Do you have a question? Chances are that you can find the answer online in Wikipedia's 2+ million articles or somewhere on the web. How?
The Present: Keyword based search
How do we search today? Search engines use bots to crawl the web to find documents, process them, and then build an index. Google has indexed more than 25 billion web pages in 2006. Search engines consult this huge index in response to a user's query to find a set of matching documents. So far so good. Then they try to rank the potential matches to present the most relevant results. The ranking of the matches, and possibly the short presentation of each result, are tailored to the query and potentially any other information available to the search engine.
It is challenging to rank potentially thousands or millions of matches to get relevant results. However relevance is critical especially for mobile users. Keyword-based search engines such as Google rank pages using a number of criteria and features: PageRank [link graph analysis], keyword frequency, and keyword proximity, and many others. Many of these smart algorithms are discussed in my earlier post on Building Smart Web 2.0 Applications. Google was clearly the innovator in that area that made them he undisputed leader in the search space. What is the next step to improve relevance?
The Promise of the Semantic Web
The natural language of web pages is difficult to understand and process for computers. The vision of the Semantic Web promises information that is understandable by computers, so that they can perform more of the tedious work involved in finding, sharing and combining information on the web. The idea of the Semantic Web would require authors and publishers to make the information easier to process by computers using special markup languages.
There are many projects who aims to capture the knowledge of the world in a structured manner that software can process. Most interesting of them are Freebase and Google Base. However most of the web remains unstructured text therefore the idea of the Semantic Web remains largely unrealized. How is it possible to mine the meaning of those billions of web pages?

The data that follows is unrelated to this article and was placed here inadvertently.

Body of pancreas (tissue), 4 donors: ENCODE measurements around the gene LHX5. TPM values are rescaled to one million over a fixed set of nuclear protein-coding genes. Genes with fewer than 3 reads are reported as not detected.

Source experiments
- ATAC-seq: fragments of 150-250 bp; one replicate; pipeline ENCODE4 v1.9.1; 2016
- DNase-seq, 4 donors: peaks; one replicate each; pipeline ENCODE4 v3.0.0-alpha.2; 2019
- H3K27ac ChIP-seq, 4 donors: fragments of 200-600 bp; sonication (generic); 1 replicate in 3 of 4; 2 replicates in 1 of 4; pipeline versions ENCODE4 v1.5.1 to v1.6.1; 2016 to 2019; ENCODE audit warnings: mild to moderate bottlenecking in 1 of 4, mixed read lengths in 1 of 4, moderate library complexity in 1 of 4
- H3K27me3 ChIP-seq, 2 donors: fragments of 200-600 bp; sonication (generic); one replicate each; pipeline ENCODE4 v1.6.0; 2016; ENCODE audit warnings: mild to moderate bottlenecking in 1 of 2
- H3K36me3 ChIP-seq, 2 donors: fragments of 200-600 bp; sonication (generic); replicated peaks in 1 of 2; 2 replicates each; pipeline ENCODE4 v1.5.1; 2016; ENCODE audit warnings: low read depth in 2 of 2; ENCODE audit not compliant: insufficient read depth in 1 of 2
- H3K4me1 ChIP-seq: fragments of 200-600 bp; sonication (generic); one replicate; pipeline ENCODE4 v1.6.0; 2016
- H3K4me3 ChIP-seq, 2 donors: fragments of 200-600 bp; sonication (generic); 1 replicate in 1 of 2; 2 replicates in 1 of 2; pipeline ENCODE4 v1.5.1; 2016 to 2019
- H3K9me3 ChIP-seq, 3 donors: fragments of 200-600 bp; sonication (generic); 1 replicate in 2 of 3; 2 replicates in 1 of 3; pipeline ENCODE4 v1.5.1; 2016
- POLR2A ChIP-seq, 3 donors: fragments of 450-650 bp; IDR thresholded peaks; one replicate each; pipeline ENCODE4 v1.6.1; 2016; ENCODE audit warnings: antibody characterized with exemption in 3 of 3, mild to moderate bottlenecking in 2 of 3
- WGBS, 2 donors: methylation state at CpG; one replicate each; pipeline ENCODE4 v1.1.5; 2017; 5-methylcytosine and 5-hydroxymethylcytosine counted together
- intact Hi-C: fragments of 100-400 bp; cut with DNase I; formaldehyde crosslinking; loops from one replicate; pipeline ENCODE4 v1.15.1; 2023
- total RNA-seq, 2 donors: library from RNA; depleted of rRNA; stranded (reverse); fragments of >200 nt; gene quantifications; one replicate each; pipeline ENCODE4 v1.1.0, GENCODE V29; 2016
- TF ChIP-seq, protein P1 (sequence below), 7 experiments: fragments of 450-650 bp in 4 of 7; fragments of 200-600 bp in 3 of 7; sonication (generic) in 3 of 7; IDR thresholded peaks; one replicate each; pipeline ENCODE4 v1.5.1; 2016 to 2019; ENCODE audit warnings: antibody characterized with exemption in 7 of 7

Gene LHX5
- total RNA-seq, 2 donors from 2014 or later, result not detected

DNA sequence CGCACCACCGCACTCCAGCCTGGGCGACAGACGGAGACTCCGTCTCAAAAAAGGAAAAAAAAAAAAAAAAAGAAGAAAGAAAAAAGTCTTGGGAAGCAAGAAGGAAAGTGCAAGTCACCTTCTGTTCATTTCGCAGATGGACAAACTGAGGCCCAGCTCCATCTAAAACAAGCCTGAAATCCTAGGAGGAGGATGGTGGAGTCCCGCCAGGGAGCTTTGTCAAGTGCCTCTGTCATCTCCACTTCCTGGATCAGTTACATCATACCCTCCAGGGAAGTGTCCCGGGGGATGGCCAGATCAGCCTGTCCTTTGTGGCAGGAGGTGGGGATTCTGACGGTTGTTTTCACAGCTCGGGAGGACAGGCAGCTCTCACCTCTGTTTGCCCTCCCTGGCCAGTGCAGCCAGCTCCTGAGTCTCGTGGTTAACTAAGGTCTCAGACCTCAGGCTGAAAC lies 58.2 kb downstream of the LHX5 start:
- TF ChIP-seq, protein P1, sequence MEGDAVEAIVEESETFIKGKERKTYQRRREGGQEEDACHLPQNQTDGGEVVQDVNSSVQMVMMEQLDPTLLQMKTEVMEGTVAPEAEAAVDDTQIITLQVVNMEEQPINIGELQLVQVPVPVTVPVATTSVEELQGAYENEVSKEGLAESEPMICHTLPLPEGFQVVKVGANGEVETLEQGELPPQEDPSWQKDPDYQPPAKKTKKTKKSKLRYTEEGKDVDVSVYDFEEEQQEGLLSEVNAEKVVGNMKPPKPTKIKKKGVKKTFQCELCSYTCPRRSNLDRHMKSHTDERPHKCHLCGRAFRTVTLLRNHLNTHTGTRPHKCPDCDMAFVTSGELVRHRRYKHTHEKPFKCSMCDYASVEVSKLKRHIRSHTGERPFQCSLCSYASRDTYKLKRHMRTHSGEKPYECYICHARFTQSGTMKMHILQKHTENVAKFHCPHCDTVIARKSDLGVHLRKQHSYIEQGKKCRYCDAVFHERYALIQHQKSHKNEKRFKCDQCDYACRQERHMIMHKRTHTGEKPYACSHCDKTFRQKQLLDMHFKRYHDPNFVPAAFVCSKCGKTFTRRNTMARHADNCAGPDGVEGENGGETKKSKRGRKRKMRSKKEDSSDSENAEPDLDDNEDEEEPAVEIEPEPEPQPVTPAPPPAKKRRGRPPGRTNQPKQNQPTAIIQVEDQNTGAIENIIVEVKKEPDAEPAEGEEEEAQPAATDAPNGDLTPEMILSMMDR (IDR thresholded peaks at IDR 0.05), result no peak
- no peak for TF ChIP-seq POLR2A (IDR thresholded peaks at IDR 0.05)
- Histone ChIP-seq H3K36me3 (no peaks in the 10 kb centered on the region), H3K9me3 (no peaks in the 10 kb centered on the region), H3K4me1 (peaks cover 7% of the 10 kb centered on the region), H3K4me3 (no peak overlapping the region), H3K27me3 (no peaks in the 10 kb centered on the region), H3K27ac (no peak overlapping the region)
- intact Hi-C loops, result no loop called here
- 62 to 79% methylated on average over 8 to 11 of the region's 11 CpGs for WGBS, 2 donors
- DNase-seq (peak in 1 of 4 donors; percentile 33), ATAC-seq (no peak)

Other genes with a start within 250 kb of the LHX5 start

The Future: Natural Language Search
Imagine if you could ask a search engine the following question and get relevant results: "what did steve jobs say about the iPod?"
True natural language queries have linguistic structure which keyword-oriented search engines ignore. This includes queries where the function words matter, where word order means something, and where relationships that should be explicitly stated easily are stated. Instead of ignoring the function words, a natural language search engine respects their meaning and uses it to give better results.
In fact one of the most buzzed startup companies on the TechCrunch 40 Conference aims to implement such a natural language search engine. It is a big challenge.
Powerset has licensed key Natural Language Processing (NLP) technology from Xerox PARC. Their search engine examines the actual meaning and relationships of words in each sentence for the web pages as well as the queries.
The NLP technology they’re using has been under development for 30+ years now. Their unfair advantage is the fact that Powerset has reduced the processing time for indexing one sentence down from two minutes to one second. Currently they’re limited to a select few sites to crawl: Wikipedia, New York Times and ontological resources like Freebase and WordNet. They plan to use Amazon’s EC2 and build out their data centers to scale. Indexing billions of web pages will take time but natural language search is certainly an interesting wave in the ocean of web innovations.
Check out Powerset's blog or sign up for Powerset Labs to experience their latest technology.